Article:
2. Grounding yourself. Grounding is a technique that helps keep you in the present and helps reorient you to the here-and-now and to reality. It can also serve as a distraction from the anxious thoughts about presenting. Stand with your feet shoulder-width apart, your hands hanging loose, shoulders down and head relaxed on your neck. Feel your feet in contact with the floor. If it helps, imagine roots growing out of your feet and into the floor.

  3. Be prepared. Make sure you know your subject. This may sound obvious, but if you feel confident in your subject it will help you to feel calmer and in control. Plan your speech or presentation. Practise it, say it out loud. Visualise a positive outcome – your speech or proposal being well received. This will help you get into the right frame of mind for the speech you are about to make.

  4. Power pose. Immediately before or shortly before you present spend 2 minutes power posing somewhere private. Use a toilet cubicle to do so if necessary. Research demonstrates that just 2 minutes of Power posing reduce cortisol - the stress hormone that makes you feel fearful, and increases testosterone – the dominance hormone, which can help you to feel in control. To power pose, adopt an expansive body posture. * Try the hourglass - legs just over hip width apart and your arms above your shoulders reaching out to the side. * Alternatively try the Wonder woman pose - hands on hips, legs just over hip width apart. Feet firmly planted on the ground.

  5. Redefine fear as excitement. It’s a little-known fact that the symptoms of fear and excitement and very similar. Your pulse may quicken, and your breathing becomes more shallow and rapid. You might even get chills. By mentally associating all of these symptoms with excitement, you can trick yourself into associating your fear symptoms with their mirror image excitement symptoms. Your body and brain can't really tell the difference, so the only thing that needs to change is your conscious use of language to describe the feeling to yourself (and others). By changing the story you tell yourself, over time you will start to feel excited rather than fearful about presenting. For example, when your inner dialogue says “I'm afraid of public speaking. I'm really nervous about this presentation.” You could tell yourself “Public speaking excites me. I'm excited to give this presentation.”. This simple tweak can have dramatic effects.

Intention collective: lessons learned

Your intentions are “deep sincere desires, underpinned by belief that it is possible. Your purpose is highest intention in life. One of my core intentions is to educate and inform people about Intention and its practical uses and applications. As part of this for the last five weeks I have been piloting an online intention setting group called The Intention Collective. I have learned some valuable lessons from the group.

  1. The hardest part of turning an intention into a reality is identifying your true intentions in the first place. Working in pairs group members asked each other “why” this is their intention or “what’s behind” this intention. Both proved to be great ways to really get clear on what’s important in your life.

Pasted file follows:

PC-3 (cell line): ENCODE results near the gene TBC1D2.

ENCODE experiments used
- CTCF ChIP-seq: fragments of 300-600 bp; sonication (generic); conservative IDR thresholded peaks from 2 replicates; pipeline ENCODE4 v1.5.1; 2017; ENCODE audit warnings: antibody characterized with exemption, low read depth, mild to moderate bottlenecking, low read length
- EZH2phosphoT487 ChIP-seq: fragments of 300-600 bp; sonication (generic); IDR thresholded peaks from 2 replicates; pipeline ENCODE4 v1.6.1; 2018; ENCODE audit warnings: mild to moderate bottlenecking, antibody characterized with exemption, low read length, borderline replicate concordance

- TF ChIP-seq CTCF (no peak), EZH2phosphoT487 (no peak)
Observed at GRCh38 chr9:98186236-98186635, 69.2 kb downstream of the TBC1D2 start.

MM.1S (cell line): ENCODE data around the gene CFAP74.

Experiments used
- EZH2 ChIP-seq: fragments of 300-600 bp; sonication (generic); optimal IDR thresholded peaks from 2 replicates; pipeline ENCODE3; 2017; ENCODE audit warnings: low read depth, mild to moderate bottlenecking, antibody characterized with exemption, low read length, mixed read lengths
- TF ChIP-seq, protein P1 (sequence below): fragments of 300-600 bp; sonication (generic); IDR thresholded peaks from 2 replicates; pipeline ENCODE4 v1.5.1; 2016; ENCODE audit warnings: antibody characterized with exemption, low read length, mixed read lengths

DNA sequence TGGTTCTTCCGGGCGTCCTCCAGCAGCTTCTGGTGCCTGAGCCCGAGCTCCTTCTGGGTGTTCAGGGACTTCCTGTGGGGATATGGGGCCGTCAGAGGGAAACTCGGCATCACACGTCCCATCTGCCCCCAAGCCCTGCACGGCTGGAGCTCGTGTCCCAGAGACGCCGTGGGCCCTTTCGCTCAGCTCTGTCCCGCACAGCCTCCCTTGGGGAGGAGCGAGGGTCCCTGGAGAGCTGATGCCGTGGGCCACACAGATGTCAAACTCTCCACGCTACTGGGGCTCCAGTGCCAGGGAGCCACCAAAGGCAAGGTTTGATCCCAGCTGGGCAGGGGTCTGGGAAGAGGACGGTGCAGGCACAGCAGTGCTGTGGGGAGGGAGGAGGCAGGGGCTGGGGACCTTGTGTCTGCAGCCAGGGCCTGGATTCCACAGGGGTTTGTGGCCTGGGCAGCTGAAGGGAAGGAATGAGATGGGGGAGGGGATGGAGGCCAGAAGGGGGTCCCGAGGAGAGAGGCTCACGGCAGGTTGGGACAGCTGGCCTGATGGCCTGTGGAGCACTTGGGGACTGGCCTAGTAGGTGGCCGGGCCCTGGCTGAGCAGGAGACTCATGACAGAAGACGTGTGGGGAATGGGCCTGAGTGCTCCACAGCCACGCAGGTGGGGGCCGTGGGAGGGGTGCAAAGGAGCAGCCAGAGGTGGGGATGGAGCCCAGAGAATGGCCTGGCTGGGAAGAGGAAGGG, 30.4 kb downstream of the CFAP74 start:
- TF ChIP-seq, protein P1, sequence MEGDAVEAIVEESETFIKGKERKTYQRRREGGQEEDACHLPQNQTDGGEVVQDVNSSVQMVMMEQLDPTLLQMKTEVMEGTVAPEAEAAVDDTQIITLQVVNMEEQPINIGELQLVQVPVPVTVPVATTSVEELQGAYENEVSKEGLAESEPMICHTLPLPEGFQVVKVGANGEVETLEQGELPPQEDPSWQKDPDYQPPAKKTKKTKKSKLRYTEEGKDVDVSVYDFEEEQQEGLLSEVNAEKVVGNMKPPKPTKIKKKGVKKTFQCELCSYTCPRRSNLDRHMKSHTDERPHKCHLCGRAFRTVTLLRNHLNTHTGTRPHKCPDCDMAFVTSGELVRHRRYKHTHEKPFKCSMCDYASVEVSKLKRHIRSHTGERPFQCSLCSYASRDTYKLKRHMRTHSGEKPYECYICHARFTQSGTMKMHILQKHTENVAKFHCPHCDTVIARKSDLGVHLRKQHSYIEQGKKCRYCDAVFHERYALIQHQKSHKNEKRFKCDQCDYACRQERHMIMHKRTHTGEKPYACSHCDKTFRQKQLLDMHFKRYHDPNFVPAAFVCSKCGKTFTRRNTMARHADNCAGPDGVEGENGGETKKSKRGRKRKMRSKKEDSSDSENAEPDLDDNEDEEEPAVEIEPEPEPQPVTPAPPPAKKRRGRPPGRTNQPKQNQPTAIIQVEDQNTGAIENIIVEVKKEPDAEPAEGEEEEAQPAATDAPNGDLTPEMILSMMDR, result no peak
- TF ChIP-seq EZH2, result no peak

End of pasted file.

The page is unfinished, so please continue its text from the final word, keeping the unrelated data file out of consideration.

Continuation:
2. Once an intention is set opportunities start to emerge – sometimes from unexpected places. All members of the Intention Collective have reported to me that they are noticing all sorts of links and opportunities, some large, some small that will contribute towards the achievement of their intentions. Clear intentions prime the mind to be hyper vigilant for anything that may help you to achieve the intention you have set.

  3. The right intentions energise you and motivate you to take action in the right direction.

  4. Words are very powerful and can work for good or ill. (See ‘you are what you think' below) One member of the group hated their job and kept telling themselves “I don’t want to work”. They quit their job and started a business doing something they loved but got a mental block about setting up their website, writing emails, and typing up the notes needed by their clients. All these were tasks they knew how to do, but somehow felt unable to. Working in the group they came to realise that although they now had a great self-employed job, their brain was still working on the outdated inner script that was telling them that work was bad and should be avoided. Their brain associated creating the website, typing emails and client notes as “work”. Interestingly working 1:1 with clients they associated as “play”, so was easy for them to do. Identifying the power of words helped them to change their internal narrative to something more helpful.

  5. Knowing your purpose in life is a powerful driver for action. Your purpose in life can be modest or expansive. The important thing is that it is right for you at this moment. Purpose drive intentions. Intentions drive actions that make things happen in the real world.

Psychology: You are what you think

"As you think, so shall you become" is a famous quote from martial artist Bruce Lee. If you think you are a Lion, you are a Lion, but if a Lion thinks its a kitten thats when problems start to arise.

Recent research with university students concluded that If you expect a lecture to be boring, you’ll probably end up feeling more bored. No great surprise, but this finding has wide reaching implications for all of us.